SB: It really helps me to go away. In December I spent just over two glorious weeks at the Merrill House in Stonington, Connecticut. When I have time like that—uninterrupted, no obligations—I have the best chance of starting new things, the best chance to get really lost in what I’m writing. In Connecticut, I worked for seven, eight, nine hours at a stretch most days. Summers, when school’s out and Four Way is quieter, I get a lot of that same kind of work done. During the semester, I don’t start much, though I do return to whatever’s in progress. And—is this age?—I’m waking up so early. I am hopeful that these new, alert 5 AMs are going to provide that same sense of solitude. When the house is quiet and the world is calm. (That’s a line from Stevens: the same poem says, “The quiet was part of the meaning, part of the mind.”)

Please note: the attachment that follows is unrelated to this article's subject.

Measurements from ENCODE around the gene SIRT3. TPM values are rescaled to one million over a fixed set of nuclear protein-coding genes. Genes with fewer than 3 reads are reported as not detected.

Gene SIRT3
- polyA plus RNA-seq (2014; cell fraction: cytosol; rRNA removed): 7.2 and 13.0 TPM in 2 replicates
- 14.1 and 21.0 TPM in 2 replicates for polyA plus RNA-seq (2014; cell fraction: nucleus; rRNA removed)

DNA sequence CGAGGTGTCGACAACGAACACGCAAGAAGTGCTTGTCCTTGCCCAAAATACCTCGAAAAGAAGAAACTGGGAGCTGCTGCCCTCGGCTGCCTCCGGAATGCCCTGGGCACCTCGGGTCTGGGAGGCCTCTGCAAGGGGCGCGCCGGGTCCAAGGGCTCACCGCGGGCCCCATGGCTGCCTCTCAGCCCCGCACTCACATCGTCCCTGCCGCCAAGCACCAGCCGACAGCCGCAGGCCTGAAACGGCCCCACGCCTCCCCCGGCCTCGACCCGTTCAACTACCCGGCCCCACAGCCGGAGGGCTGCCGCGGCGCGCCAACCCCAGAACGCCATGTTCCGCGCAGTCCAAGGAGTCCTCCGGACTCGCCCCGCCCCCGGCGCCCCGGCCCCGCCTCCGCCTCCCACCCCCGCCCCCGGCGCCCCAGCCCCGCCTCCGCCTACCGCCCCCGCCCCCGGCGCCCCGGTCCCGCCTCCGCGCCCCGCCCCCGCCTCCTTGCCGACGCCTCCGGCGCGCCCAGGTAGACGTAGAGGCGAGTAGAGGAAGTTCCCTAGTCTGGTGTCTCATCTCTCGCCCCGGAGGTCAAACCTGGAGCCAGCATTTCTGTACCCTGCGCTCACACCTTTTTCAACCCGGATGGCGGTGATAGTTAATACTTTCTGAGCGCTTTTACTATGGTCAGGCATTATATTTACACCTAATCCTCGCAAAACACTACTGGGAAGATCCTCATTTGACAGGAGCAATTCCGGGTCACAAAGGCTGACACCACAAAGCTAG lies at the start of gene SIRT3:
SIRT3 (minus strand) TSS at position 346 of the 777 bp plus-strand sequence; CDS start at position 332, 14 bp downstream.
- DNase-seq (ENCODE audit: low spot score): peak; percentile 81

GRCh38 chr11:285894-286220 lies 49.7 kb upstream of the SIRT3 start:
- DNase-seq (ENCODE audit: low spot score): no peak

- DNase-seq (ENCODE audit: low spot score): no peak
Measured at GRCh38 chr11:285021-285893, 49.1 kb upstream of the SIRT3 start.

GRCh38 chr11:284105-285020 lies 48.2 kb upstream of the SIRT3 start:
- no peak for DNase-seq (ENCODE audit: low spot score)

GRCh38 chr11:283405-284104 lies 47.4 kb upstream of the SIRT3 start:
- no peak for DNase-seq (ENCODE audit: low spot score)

MS: Thanks so much, Sally!